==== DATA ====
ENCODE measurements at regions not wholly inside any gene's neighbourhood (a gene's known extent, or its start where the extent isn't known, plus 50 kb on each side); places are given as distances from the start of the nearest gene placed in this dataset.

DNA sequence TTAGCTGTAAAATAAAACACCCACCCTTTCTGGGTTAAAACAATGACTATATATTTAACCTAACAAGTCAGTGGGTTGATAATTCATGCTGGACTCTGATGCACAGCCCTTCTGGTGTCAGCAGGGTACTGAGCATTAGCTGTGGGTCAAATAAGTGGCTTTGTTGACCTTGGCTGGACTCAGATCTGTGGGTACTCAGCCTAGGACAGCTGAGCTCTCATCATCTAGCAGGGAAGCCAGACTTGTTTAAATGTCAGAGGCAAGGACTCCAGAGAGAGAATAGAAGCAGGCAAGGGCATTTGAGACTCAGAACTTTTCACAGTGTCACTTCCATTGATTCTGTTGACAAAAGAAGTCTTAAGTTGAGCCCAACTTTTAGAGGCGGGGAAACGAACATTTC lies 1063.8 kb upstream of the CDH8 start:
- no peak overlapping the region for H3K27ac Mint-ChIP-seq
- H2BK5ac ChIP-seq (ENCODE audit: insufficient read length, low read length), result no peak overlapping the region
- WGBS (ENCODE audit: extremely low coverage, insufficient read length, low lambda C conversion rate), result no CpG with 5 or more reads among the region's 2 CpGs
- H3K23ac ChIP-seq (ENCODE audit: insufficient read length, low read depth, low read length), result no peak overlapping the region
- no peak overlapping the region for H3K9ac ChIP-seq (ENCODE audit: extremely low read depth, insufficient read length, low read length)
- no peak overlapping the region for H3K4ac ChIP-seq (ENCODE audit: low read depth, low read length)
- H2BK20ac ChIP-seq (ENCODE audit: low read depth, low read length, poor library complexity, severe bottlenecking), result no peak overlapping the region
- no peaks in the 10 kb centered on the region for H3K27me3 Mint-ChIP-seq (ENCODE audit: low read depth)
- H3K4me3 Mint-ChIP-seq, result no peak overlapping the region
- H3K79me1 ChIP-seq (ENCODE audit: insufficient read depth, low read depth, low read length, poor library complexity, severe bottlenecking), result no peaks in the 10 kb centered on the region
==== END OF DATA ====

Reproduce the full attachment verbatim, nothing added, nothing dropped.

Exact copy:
ENCODE measurements at regions not wholly inside any gene's neighbourhood (a gene's known extent, or its start where the extent isn't known, plus 50 kb on each side); places are given as distances from the start of the nearest gene placed in this dataset.

DNA sequence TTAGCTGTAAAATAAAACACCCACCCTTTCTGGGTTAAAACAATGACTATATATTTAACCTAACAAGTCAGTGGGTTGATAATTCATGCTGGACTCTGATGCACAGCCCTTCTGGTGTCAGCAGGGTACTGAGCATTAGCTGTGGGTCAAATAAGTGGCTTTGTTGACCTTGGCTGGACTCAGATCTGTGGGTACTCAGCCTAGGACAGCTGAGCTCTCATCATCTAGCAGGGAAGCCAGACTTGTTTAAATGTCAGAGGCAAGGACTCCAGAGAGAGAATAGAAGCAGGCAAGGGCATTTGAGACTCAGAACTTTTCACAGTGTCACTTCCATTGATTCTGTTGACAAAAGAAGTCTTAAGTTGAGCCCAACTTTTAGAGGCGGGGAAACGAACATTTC lies 1063.8 kb upstream of the CDH8 start:
- no peak overlapping the region for H3K27ac Mint-ChIP-seq
- H2BK5ac ChIP-seq (ENCODE audit: insufficient read length, low read length), result no peak overlapping the region
- WGBS (ENCODE audit: extremely low coverage, insufficient read length, low lambda C conversion rate), result no CpG with 5 or more reads among the region's 2 CpGs
- H3K23ac ChIP-seq (ENCODE audit: insufficient read length, low read depth, low read length), result no peak overlapping the region
- no peak overlapping the region for H3K9ac ChIP-seq (ENCODE audit: extremely low read depth, insufficient read length, low read length)
- no peak overlapping the region for H3K4ac ChIP-seq (ENCODE audit: low read depth, low read length)
- H2BK20ac ChIP-seq (ENCODE audit: low read depth, low read length, poor library complexity, severe bottlenecking), result no peak overlapping the region
- no peaks in the 10 kb centered on the region for H3K27me3 Mint-ChIP-seq (ENCODE audit: low read depth)
- H3K4me3 Mint-ChIP-seq, result no peak overlapping the region
- H3K79me1 ChIP-seq (ENCODE audit: insufficient read depth, low read depth, low read length, poor library complexity, severe bottlenecking), result no peaks in the 10 kb centered on the region